You can probably guess. But if the scenes from the earlier period lend pathos to the later one, with which they frequently interpenetrate, little flows back from the later to the earlier. The 1940s material is sad but dutiful. Similarly, three characters who take up a lot of the play’s energy in the 2010s do not actually contribute much to its central conflict. One is Marcelle’s brother, Patrick (Anthony Edwards): aggressively atheistic, disdainful of Sabbaths and seders, nasty without apparent cause except to provide cover for his otherwise contextless presence as the narrator.

Slightly more integrated, and much more entertaining, is Marcelle and Charles’s daughter, Elodie (Frances Benhamou), a frequently pajamafied, hilariously logorrheic, self-involved know-it-all riding out the tail end of a two-year manic-depressive episode. (If you saw Harmon’s 2012 play, “Bad Jews,” she’ll remind you of Daphna Feygenbaum, an early version of the type.) Her punching bag is Molly (Molly Ranson), a distant cousin who visits Paris during her college year abroad. Both Marcelle and Elodie lay into Molly constantly, as if her naïveté, which they attribute to her being a pampered American, were a crime against Judaism.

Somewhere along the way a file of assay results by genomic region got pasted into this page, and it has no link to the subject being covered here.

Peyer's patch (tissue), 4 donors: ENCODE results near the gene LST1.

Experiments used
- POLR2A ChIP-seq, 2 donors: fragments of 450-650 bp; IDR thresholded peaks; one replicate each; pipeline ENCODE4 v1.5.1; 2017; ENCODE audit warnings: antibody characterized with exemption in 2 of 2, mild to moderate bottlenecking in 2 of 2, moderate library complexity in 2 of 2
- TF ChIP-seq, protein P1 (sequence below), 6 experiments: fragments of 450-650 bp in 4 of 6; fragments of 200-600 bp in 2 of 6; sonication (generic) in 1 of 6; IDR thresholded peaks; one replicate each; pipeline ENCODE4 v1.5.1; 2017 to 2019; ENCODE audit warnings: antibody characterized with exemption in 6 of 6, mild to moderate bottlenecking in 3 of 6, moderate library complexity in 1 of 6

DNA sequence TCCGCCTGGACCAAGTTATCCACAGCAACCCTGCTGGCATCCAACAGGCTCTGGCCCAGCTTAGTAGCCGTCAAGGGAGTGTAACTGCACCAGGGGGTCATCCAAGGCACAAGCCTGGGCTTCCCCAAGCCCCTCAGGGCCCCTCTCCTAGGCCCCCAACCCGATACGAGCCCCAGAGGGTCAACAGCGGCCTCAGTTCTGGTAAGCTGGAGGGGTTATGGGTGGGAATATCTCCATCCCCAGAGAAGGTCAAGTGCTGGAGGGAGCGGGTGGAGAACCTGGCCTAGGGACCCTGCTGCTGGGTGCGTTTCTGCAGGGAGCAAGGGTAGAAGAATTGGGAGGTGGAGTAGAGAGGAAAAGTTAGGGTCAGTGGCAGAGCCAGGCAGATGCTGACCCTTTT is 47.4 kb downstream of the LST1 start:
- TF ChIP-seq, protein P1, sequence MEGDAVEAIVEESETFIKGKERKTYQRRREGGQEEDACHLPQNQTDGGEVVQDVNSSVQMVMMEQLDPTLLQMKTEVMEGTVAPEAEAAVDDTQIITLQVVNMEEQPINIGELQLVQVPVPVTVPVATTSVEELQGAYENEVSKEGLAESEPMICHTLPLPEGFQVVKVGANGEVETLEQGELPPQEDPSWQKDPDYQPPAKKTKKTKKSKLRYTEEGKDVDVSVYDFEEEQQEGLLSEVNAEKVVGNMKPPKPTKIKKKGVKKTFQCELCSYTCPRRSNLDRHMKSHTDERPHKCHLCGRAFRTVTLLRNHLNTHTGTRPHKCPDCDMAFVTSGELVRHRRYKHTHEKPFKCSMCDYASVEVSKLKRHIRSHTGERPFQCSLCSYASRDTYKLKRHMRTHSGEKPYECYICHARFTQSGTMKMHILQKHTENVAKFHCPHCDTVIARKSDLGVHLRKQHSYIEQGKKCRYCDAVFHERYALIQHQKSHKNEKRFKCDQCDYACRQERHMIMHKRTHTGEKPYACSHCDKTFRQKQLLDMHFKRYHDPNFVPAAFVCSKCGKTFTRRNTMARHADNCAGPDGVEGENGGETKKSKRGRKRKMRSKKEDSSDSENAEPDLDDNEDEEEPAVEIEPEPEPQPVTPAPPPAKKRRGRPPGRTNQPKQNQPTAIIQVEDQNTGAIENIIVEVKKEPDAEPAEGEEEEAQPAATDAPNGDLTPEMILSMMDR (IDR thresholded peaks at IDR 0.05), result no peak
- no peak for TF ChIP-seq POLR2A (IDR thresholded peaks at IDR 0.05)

Though Ranson makes as good a case on Molly’s behalf as the script will allow — she played the object of Daphna’s fury in “Bad Jews,” so she knows the territory — her conflict with the Benhamou women, like her budding romance with dreamy Daniel, is a loose end and a diversion: a season-two development in a one-season story. She is, at least, more likable than the Parisians. Marcelle’s frenzies and Elodie’s diatribes (one lasts a withering 17 minutes) tip the tone into psychiatric cabaret, leaving the antisemitic trauma to jostle for dramatic space with the garden-variety antisocial kind, eventually to be overwhelmed by it.